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What does conditioner do? Here’s how to attain soft, silky hair.

If your hair is dry and brittle, or you’re experiencing the heaviness of product buildup on your strands, it might be time to reassess what conditioner you’re using.

Whether you’re looking for a conditioner that moisturizes, volumizes, or protects your hair color, there's seemingly an infinite amount of products to choose from. While it can be overwhelming to pick the best conditioner for your hair, the product you choose should be determined by your individual hair goals.

USA TODAY spoke with a dermatologist to understand how conditioner works, and to gain some insight into what type of product you should be incorporating into your hair care routine

What does conditioner do?

Conditioner has that magical ability to strengthen brittle hair and combat dryness on your ends, but what does it do? “The purpose of using a hair conditioner is to replenish moisture, improve manageability and enhance the overall health and appearance of the hair,” says Dr. Charles Puza, MD, is a dermatologist practicing in New York City, and founder of MOMADerm. When applied to the hair, conditioners get to work by flattening the cuticle scales of the hair shaft and reducing friction between your hair strands, resulting in smooth, shiny hair, a 2015 study explains. 

What kind of conditioners are there?

You can find a variety of shower conditioners and leave-in conditioners that serve different purposes, “including moisturizing, volumizing, smoothing and strengthening formulas,” Puza says. When comparing shower conditioners versus leave-in conditioners, the differences between these products lies in their application and function. “While shower conditioner is rinsed out after a short period, leave-in conditioner provides longer-lasting hydration and can offer added benefits like heat protection and detangling.” One is not necessarily better than the other — it all comes down to your hair type and individual preference.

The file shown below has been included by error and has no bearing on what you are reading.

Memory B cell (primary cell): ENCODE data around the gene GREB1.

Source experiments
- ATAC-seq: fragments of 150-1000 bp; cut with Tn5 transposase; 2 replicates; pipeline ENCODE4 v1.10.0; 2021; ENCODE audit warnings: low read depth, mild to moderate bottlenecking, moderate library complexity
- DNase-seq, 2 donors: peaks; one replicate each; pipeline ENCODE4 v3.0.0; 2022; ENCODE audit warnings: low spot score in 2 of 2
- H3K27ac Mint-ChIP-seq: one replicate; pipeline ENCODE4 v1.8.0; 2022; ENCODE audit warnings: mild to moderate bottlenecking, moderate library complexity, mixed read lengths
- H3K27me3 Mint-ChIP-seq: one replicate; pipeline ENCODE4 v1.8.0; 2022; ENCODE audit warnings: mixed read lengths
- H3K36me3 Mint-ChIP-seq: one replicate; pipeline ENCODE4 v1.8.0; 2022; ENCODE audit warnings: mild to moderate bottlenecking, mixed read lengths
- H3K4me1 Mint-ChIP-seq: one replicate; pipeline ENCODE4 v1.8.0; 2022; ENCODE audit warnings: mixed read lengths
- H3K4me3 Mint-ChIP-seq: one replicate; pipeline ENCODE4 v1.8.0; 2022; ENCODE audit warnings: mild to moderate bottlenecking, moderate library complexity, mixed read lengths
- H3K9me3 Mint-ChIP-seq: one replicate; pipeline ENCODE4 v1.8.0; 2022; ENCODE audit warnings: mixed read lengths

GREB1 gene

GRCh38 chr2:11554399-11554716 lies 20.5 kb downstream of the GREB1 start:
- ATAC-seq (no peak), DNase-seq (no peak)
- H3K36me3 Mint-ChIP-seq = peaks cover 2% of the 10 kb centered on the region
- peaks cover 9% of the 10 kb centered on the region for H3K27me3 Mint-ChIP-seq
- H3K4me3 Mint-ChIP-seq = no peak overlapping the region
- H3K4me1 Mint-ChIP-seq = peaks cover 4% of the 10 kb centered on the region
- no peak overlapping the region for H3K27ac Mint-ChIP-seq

What conditioner is best for my hair?

It’s important to match your hair type and texture to a product that will best meet your hair’s needs, whether your hair is oil, dry, straight or curly, Puza says. “Those with dry or damaged hair may benefit from richer, hydrating formulas, while individuals with fine or oily hair may prefer lighter, volumizing conditioners,” he explains.

When it comes to picking the right conditioner, try to seek out products that incorporate “natural oils, proteins, and vitamins,” Puza adds. These ingredients will leave your hair nourished and hydrated without resulting in buildup and irritation on your scalp, he says.

What are some common hair conditioner mistakes?

Be careful not to apply too much product to the end of your strands, don’t use conditioner on your scalp, and remember to rinse the product thoroughly after use, Puza says. If you don’t, you’re at risk of excess product building up on your scalp, which can result in irritation, he notes. As for leave-in conditioner, if you’re allergic to a product, you may experience burning at the site of application. If this occurs, rinse the product from your hair and stop using it, per Healthline.

More:How often should you wash your hair with shampoo? We asked the experts.

To see your desired results from using conditioner, correct application is essential. “When applying conditioner in the shower, start from mid-lengths to ends, avoiding the roots to prevent weighing down the hair,” Puza suggests. To apply leave-in conditioners, “apply a small amount evenly throughout damp hair, focusing on the ends,” he adds.

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